• The Revolving Door Is Alive And Well In Obama Administration

    Many current and former members of the Obama Administration have ties to Wall Street. The <a href="http://www.huffingtonpost.com/2012/08/30/wall-street-washington_n_1842517.html" target="_hplink">list includes</a> the president's current and former chiefs of staff -- Jacob Lew and Bill Daley, respectively -- as well as his former budget director, Peter Orszag, and others.

  • Too Big To Fail Banks Have Grown Under Obama

    At the end of 2011, five big banks, including Bank of America and JPMorgan Chase, held <a href="http://www.bloomberg.com/news/2012-04-16/obama-bid-to-end-too-big-to-fail-undercut-as-banks-grow.html" target="_hplink">56 percent of the U.S. economy</a>, according to Bloomberg, compared to 43 percent five years earlier. That's right, the too-big-to-fail banks have actually gotten bigger.

  • The U.S. Has Gained A Lot Of Low-Wage Jobs During The Recovery

    Welcome to the U.S. of Low-Wage America. Most of the jobs lost during the recession paid middle wages, while most of those <a href="http://www.huffingtonpost.com/2012/08/31/low-wage-jobs_n_1846733.html" target="_hplink">gained during the recovery were low-wage jobs</a>, according to a recent study from the National Employment Law Project.

  • Incomes Declined More During The Recovery Than The Recession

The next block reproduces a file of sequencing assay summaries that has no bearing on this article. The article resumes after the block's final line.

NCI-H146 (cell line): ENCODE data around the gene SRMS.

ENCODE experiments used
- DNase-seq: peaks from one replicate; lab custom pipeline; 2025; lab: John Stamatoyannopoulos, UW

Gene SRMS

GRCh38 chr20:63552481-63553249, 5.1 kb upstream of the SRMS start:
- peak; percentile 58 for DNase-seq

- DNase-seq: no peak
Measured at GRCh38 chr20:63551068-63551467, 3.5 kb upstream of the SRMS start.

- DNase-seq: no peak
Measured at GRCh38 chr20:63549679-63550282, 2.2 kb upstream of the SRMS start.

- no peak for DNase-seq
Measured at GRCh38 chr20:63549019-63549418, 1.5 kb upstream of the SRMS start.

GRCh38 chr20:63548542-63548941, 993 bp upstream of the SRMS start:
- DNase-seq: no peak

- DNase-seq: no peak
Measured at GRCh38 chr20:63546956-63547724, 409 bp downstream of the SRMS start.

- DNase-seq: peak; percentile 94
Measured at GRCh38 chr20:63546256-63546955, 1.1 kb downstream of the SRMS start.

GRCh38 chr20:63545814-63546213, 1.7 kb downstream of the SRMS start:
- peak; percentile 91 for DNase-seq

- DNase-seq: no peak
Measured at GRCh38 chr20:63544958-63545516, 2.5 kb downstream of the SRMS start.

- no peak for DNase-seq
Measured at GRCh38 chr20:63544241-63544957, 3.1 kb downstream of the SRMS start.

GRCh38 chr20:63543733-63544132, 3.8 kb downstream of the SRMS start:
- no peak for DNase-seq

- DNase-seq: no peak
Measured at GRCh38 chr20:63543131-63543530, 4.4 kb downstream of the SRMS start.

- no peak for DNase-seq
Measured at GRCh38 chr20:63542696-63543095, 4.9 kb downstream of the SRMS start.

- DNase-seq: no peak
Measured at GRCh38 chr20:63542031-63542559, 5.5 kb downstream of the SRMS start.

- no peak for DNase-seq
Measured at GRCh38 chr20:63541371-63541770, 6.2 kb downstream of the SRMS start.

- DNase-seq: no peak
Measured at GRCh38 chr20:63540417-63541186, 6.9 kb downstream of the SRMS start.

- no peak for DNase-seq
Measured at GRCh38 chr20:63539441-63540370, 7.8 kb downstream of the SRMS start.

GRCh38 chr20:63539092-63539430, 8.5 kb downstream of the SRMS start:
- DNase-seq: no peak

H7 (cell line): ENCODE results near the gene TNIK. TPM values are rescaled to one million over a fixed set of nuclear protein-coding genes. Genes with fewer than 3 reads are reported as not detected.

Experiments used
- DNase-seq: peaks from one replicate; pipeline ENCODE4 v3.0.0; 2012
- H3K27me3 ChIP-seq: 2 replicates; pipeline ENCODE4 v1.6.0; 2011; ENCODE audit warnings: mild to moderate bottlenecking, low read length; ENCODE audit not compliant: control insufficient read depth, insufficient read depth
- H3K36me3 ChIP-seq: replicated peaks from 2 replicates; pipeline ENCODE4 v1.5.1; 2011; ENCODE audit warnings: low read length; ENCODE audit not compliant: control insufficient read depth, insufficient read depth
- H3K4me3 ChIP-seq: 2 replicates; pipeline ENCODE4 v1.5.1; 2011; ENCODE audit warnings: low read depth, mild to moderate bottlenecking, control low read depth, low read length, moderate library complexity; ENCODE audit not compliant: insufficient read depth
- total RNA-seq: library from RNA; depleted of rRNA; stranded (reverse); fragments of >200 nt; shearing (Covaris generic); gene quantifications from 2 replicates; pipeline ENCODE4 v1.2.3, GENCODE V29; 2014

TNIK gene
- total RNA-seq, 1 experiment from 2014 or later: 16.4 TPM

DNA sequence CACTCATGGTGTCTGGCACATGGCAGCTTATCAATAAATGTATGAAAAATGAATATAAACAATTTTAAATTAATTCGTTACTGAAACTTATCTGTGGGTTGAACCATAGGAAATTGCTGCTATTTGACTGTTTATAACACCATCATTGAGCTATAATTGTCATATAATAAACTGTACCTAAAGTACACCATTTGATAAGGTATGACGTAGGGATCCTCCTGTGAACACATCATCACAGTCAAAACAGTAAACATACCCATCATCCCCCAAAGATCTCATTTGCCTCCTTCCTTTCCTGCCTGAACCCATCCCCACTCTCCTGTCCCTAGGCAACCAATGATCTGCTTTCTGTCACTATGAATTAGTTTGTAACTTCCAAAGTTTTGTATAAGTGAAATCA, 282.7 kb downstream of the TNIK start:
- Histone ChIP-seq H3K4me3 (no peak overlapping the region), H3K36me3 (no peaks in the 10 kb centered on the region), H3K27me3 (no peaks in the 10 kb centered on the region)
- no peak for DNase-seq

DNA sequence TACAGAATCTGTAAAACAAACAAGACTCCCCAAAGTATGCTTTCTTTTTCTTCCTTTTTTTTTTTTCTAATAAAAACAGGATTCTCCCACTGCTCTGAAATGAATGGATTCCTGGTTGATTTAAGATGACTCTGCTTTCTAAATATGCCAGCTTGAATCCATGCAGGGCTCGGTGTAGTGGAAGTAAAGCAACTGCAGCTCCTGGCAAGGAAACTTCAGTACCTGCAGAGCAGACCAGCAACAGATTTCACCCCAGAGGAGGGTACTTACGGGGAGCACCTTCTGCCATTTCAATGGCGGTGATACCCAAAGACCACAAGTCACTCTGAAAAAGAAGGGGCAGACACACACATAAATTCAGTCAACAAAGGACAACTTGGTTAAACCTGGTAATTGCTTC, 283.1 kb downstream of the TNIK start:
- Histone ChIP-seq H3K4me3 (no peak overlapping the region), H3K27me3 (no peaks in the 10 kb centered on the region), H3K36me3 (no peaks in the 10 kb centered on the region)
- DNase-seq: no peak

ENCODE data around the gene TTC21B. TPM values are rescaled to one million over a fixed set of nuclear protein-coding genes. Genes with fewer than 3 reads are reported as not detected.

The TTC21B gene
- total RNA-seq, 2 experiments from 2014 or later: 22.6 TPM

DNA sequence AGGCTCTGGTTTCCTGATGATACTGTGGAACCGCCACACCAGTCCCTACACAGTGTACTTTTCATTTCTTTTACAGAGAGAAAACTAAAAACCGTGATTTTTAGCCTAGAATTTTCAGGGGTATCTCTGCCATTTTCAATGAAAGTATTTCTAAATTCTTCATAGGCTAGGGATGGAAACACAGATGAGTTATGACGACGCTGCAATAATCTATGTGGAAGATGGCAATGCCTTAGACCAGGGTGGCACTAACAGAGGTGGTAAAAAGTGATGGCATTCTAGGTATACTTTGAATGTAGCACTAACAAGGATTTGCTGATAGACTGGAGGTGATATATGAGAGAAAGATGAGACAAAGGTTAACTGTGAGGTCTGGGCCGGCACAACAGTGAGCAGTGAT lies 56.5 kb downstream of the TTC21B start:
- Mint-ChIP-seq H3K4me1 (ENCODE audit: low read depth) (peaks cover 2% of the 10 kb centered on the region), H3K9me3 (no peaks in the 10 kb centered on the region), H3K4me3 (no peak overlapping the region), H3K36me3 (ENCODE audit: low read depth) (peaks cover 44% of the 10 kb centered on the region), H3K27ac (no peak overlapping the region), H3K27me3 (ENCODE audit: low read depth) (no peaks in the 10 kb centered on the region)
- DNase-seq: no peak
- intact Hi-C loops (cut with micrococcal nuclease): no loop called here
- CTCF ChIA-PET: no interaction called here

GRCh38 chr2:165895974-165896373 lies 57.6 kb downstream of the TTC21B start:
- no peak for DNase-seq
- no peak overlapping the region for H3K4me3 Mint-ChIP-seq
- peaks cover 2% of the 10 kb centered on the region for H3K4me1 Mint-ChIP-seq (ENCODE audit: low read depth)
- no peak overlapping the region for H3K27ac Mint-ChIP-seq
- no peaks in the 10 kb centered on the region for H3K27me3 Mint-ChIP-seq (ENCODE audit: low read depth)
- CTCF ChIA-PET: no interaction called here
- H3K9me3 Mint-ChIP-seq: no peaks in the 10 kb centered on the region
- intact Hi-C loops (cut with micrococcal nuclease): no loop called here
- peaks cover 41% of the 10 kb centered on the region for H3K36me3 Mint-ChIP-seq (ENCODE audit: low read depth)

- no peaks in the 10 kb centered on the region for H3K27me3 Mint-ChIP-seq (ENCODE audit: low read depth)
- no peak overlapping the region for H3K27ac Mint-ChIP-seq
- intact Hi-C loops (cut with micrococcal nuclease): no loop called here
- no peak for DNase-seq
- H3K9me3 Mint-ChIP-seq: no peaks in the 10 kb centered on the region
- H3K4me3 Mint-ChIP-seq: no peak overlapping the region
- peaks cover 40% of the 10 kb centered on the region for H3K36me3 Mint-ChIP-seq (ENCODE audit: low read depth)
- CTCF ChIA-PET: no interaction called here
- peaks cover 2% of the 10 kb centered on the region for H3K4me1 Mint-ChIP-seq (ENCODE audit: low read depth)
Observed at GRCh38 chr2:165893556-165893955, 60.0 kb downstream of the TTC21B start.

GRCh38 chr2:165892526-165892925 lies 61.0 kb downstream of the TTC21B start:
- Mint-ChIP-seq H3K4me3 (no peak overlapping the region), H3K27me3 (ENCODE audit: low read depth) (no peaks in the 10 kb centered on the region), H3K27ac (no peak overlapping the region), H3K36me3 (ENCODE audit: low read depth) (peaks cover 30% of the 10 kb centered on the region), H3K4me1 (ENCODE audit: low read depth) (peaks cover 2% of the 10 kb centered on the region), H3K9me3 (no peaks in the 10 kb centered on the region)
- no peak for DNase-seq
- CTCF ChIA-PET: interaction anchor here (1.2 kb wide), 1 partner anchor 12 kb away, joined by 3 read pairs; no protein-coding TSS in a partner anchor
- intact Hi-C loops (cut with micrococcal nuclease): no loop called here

Median <a href="http://www.nytimes.com/2011/10/10/us/recession-officially-over-us-incomes-kept-falling.html" target="_hplink">household income fell 6.7 percent</a> between June 2009, when the recession technically ended, and June 2011, according to a Census Bureau study cited by <em>The New York Times</em>. That's more than the 3.2 percent incomes fell during the recession, between 2007 and 2009.

  • Payroll Tax Cut May Expire On Obama's Watch

    Last December, congressional Democrats managed to save the payroll tax cut for one more year, giving 122 million workers a few extra bucks each paycheck, but now that <a href="http://online.wsj.com/article/SB10000872396390444130304577561410867407728.html" target="_hplink">boost may quietly disappear</a>, according to the <em>Wall Street Journal</em>. That's because the White House won't be pushing for another payroll tax cut extension this year.

  • Many Top Obama Donors Are Employees Of Major Corporations

    Of the top 10 companies with employees donating money to Obama's campaign, three are big banks: JPMorgan Chase, Citigroup and Goldman Sachs, according to <a href="http://www.opensecrets.org/pres08/contrib.php?cid=N00009638" target="_hplink">the Center for Responsive Politics</a>. Some of Obama's other major contributors include employees from big companies such as Microsoft and Google.